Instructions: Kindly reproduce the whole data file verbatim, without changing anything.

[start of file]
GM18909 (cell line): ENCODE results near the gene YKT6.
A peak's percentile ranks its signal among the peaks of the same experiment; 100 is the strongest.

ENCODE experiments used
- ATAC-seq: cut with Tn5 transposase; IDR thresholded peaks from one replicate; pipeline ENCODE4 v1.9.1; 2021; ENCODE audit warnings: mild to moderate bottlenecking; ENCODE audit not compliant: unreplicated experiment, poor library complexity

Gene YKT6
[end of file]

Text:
GM18909 (cell line): ENCODE results near the gene YKT6.
A peak's percentile ranks its signal among the peaks of the same experiment; 100 is the strongest.

ENCODE experiments used
- ATAC-seq: cut with Tn5 transposase; IDR thresholded peaks from one replicate; pipeline ENCODE4 v1.9.1; 2021; ENCODE audit warnings: mild to moderate bottlenecking; ENCODE audit not compliant: unreplicated experiment, poor library complexity

Gene YKT6